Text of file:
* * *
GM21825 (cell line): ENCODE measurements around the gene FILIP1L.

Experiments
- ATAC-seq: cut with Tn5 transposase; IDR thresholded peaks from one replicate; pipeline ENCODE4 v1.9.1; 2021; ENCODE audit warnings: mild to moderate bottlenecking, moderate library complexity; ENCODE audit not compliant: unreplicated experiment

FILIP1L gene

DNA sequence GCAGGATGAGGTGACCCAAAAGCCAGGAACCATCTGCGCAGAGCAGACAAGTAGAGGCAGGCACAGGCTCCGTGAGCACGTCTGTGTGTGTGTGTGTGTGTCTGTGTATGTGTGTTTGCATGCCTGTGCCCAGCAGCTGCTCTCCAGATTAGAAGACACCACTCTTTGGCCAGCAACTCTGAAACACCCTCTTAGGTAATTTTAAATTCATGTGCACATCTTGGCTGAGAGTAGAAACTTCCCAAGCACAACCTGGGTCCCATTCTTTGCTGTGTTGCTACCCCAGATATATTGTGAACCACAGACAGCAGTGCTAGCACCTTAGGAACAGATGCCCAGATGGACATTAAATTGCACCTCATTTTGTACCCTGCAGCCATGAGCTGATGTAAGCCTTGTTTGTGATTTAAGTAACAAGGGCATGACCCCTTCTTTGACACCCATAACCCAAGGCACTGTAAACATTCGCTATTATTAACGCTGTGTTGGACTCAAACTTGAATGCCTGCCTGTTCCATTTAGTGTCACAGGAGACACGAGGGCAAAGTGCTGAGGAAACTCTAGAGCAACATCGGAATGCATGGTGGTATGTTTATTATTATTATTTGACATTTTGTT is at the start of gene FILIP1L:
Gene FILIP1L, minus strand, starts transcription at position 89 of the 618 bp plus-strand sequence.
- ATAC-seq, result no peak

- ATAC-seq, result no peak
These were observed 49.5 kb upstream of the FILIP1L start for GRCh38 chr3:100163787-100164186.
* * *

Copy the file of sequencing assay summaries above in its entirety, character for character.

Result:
GM21825 (cell line): ENCODE measurements around the gene FILIP1L.

Experiments
- ATAC-seq: cut with Tn5 transposase; IDR thresholded peaks from one replicate; pipeline ENCODE4 v1.9.1; 2021; ENCODE audit warnings: mild to moderate bottlenecking, moderate library complexity; ENCODE audit not compliant: unreplicated experiment

FILIP1L gene

DNA sequence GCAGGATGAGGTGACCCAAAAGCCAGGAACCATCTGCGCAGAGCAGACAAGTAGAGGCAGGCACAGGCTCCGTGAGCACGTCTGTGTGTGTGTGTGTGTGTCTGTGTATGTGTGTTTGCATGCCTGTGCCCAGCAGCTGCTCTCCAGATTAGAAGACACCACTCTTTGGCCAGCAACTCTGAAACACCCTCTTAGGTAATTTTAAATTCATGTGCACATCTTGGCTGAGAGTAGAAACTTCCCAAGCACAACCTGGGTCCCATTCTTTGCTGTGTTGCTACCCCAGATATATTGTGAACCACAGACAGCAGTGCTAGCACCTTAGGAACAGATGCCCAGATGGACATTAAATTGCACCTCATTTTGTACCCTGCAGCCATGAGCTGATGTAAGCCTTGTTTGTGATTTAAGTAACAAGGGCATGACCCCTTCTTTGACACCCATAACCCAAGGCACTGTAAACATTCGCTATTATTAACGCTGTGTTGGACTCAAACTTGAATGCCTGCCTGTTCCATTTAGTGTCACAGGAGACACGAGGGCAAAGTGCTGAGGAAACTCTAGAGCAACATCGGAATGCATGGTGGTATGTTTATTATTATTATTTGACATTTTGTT is at the start of gene FILIP1L:
Gene FILIP1L, minus strand, starts transcription at position 89 of the 618 bp plus-strand sequence.
- ATAC-seq, result no peak

- ATAC-seq, result no peak
These were observed 49.5 kb upstream of the FILIP1L start for GRCh38 chr3:100163787-100164186.